I walked into New York's Radio City Music Hall last night and immediately felt like a princess. The venue, for those who've never been there before, is beautiful. Way
too classy for me. The main room makes you feel like you're at a fancy masquerade ball, bedecked in warm colors, royal patterns, and liquor in every corner. Then you enter the beautifully-designed theater which is almost overwhelming. Me, the emo girl who hangs out at Shea Stadium every weekend, thought "Why can't every
show be here?" However later on, after James Blake
's show was over, I answered my own question. But we'll get back to that later.
Long Beach-based rapper Vince Staples
warmed up the crowd after R&B songwriter Moses Sumney
. This was my second or third time seeing Staples live and he once again delivered a quality show. The setlist mainly included cuts from last year's Summertime '06
and only one song, "Big Time," off of his latest EP Prima Donna.
The venue didn't really do Staples justice, since his show has an energy that requires a standing, bouncing crowd. It almost felt like we were watching Staples rehearse in an empty room. He came out and performed his songs with little to no interaction, but we can blame that on the combination of having an opening slot and playing the wrong venue.
James Blake's set started out dark with a small white star bouncing back and forth on a screen, slowly introducing other objects like planets, lines, and 3D shapes. The visuals made sure that we felt as if we were either in outer space or heaven throughout the entire show. There was an air of excitement in the room and the crowd was ready for an impeccable show -- which we most certainly got. Blake opened with "Always" off of his third album, The Colour In Anything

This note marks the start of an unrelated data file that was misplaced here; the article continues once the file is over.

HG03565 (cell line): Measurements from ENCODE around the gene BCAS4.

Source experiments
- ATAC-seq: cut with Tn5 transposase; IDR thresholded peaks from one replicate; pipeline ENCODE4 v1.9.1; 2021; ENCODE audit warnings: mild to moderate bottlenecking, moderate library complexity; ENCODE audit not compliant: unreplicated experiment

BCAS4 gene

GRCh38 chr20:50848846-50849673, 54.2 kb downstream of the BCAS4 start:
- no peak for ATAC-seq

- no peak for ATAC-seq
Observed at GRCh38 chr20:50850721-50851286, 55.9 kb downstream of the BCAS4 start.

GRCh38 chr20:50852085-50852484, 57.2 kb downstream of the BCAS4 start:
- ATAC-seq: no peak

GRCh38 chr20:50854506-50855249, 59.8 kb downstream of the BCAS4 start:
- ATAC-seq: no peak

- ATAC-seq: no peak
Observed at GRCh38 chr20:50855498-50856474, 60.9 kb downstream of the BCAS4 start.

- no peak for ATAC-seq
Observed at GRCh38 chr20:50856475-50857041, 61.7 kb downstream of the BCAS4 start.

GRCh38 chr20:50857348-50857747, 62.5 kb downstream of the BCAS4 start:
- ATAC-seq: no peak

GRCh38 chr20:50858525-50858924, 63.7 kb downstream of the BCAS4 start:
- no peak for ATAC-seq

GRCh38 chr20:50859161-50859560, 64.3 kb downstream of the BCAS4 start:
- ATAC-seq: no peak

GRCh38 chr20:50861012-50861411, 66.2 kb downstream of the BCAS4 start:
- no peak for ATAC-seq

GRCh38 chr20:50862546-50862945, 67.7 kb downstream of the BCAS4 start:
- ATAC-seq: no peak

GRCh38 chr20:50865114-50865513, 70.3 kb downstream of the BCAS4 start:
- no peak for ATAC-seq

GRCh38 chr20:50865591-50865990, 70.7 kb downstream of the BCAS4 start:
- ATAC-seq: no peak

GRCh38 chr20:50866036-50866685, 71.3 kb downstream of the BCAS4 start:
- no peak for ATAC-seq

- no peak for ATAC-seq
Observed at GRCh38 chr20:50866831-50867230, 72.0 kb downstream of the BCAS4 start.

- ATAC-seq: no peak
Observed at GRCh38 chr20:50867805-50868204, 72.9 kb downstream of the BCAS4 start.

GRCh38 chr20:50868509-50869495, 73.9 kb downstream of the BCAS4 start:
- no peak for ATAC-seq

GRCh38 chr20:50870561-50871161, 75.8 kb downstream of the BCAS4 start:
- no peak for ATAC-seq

, A.K.A his most emotionally-stirring album to date. He also performed others off of the record including the title track, "Timeless," "My Willing Heart," "Choose Me," "Love Me In Whatever Way," "I Need A Forest Fire," and others. Not hearing "Radio Silence" was a slight disappointment, but the rest of the setlist definitely made up for it. He touched on a lot of older songs as well, like "Limit To Your Love," "Voyeur," and even sang his verse in Beyonce's "Forward" off of Lemonade,
to remind us just how awesome he is.
There were three members on stage lined up in a symmetrical row with Blake to the right, the drummer in the middle, and multi-instrumentalist to the left. The gorgeous lighting highlighted each member, sometimes shining from the sides and sometimes hovering from above, creating a little box for each member. Blake took us into the sad and lonely world of The Colour In Anything,
never breaking the mood. He kept banter in between songs to a bare minimum and when he did talk, it was pretty dry. After the fourth song, he finally broke the steady groove of music and said, "Thank you, I'm going to play as much music as I can," and then continued. Every song enabled Blake's voice to shine, even more than it already does on the records. What would start out as a low key ballad, highlighting his smooth voice, would then build into a banger, where the music grew louder and his vocals continued, purposely buried under the sound. It took the crowd through a roller coaster of feelings, and when emotions flew up high, people stood out of their seats and cheered.
This was not a traditional show. No one was there to party or watch James Blake move around the stage -- every single person was there strictly for the music. It was a show where you could sit down, actually take in the music, and not care about what kind of outfit he was wearing. We watched him make all of the music live in real time. Towards the end of the show he said, "It took a while to get to this point -- to make electronic music. Or I guess it's just called music now," the crowd laughed. "And we do it with all real instruments. No space bar." Blake finished off with his last song "Measurements" where he created a gospel loop that went on and on as he exited the stage. It continued to play as we left the venue, which made it feel like we were leaving church. It was a true spectacle, more of a learning experience rather than some concert you go out to to turn up with your friends. And that answered my question, that's
why not every show is at Radio City Music Hall. There was something religious about it. It calls for an artist that people really
want to listen
to. Someone that the audience is willing to follow. James Blake, we'll love you in whatever way.